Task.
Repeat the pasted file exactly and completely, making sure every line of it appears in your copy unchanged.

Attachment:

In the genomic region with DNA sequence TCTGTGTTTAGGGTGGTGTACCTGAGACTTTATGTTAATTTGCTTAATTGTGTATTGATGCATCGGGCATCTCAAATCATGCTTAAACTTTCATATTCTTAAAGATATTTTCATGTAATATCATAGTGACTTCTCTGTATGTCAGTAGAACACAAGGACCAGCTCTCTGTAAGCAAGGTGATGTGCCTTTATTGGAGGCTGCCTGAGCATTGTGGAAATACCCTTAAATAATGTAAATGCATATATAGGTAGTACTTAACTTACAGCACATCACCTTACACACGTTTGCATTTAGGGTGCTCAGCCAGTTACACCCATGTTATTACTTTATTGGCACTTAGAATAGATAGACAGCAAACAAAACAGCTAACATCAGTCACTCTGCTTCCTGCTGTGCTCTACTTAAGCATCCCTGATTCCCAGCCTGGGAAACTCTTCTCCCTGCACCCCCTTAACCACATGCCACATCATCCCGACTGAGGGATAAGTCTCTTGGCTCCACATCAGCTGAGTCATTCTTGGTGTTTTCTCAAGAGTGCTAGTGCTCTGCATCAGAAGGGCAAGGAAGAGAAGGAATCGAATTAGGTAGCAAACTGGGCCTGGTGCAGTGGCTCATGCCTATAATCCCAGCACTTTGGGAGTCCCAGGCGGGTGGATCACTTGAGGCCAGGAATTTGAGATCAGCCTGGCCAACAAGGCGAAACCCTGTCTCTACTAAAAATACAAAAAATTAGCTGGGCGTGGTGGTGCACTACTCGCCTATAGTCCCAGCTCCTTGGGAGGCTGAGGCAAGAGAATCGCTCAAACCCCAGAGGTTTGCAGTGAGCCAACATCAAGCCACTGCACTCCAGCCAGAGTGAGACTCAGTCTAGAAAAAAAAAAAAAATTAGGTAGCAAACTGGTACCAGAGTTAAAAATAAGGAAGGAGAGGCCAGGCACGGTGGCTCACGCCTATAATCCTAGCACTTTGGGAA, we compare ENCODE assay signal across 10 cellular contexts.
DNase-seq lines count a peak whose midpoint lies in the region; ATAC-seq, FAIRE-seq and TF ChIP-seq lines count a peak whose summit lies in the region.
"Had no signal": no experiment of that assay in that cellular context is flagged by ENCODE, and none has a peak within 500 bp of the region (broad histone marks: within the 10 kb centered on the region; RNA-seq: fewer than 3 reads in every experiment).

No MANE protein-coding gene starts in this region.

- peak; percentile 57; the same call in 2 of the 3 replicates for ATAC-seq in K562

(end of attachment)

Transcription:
In the genomic region with DNA sequence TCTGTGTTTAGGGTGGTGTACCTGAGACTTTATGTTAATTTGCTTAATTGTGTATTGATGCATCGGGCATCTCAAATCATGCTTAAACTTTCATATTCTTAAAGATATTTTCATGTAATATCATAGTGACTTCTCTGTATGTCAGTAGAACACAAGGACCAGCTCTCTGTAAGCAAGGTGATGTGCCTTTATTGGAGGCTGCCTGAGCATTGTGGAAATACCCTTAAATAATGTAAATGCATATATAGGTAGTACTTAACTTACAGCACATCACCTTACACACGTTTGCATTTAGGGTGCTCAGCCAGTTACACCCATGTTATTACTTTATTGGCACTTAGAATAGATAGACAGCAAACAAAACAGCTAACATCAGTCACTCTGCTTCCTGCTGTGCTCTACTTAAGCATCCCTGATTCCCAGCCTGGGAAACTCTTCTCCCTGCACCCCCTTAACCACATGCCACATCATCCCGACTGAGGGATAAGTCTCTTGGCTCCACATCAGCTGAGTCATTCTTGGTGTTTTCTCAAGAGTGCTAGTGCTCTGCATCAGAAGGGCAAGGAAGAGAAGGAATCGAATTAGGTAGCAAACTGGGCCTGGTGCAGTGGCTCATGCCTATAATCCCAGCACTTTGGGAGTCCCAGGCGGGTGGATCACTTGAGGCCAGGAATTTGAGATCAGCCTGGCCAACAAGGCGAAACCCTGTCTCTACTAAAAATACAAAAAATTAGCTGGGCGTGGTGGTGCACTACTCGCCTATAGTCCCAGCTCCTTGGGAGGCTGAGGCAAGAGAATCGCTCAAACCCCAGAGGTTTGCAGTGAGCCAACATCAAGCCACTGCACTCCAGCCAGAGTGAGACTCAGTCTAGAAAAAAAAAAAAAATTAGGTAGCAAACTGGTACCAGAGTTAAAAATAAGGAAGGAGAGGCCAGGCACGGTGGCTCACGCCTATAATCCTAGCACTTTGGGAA, we compare ENCODE assay signal across 10 cellular contexts.
DNase-seq lines count a peak whose midpoint lies in the region; ATAC-seq, FAIRE-seq and TF ChIP-seq lines count a peak whose summit lies in the region.
"Had no signal": no experiment of that assay in that cellular context is flagged by ENCODE, and none has a peak within 500 bp of the region (broad histone marks: within the 10 kb centered on the region; RNA-seq: fewer than 3 reads in every experiment).

No MANE protein-coding gene starts in this region.

- peak; percentile 57; the same call in 2 of the 3 replicates for ATAC-seq in K562